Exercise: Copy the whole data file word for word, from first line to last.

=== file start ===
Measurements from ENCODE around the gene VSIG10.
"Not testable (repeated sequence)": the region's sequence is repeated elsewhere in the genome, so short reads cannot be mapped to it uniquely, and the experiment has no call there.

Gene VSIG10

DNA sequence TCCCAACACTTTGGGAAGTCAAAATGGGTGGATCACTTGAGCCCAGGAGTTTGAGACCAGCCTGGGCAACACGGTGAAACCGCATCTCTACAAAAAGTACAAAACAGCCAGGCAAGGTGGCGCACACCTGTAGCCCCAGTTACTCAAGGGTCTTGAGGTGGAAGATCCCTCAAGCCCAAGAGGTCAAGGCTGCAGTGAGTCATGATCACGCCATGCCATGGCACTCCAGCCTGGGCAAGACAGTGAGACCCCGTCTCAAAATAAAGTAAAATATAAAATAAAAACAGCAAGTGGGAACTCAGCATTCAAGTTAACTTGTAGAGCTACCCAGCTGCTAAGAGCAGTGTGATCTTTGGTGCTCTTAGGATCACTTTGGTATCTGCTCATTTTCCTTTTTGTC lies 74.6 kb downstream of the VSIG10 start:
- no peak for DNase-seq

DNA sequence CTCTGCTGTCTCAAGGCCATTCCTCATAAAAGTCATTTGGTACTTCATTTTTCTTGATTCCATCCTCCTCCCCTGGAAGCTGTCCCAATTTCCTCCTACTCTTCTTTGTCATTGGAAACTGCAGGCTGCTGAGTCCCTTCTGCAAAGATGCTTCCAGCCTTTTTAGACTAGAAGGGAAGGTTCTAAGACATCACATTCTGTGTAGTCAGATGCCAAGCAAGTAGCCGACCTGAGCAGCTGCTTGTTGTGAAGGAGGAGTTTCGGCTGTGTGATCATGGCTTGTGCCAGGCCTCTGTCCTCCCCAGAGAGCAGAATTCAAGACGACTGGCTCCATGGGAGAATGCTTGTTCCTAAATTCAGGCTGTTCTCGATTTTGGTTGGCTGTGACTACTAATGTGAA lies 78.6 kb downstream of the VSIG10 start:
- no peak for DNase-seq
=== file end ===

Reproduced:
Measurements from ENCODE around the gene VSIG10.
"Not testable (repeated sequence)": the region's sequence is repeated elsewhere in the genome, so short reads cannot be mapped to it uniquely, and the experiment has no call there.

Gene VSIG10

DNA sequence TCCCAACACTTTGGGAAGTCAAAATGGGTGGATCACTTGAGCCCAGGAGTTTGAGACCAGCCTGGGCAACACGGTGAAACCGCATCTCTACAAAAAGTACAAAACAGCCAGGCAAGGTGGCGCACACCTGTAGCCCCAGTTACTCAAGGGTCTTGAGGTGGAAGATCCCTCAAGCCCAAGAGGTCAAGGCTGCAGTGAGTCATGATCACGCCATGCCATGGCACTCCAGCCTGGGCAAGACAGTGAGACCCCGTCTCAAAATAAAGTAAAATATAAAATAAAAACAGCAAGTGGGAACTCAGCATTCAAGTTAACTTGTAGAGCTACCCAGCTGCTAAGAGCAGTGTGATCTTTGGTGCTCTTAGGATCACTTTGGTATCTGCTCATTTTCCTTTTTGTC lies 74.6 kb downstream of the VSIG10 start:
- no peak for DNase-seq

DNA sequence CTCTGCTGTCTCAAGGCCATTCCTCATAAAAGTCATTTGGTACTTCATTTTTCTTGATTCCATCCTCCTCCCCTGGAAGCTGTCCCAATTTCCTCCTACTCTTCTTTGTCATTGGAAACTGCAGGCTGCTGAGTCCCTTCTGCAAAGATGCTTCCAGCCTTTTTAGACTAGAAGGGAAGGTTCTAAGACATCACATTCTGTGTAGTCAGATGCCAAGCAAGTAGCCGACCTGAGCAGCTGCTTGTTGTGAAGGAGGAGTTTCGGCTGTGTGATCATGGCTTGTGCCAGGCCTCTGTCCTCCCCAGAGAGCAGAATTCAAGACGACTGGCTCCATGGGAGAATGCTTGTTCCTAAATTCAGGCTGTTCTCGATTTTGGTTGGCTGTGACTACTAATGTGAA lies 78.6 kb downstream of the VSIG10 start:
- no peak for DNase-seq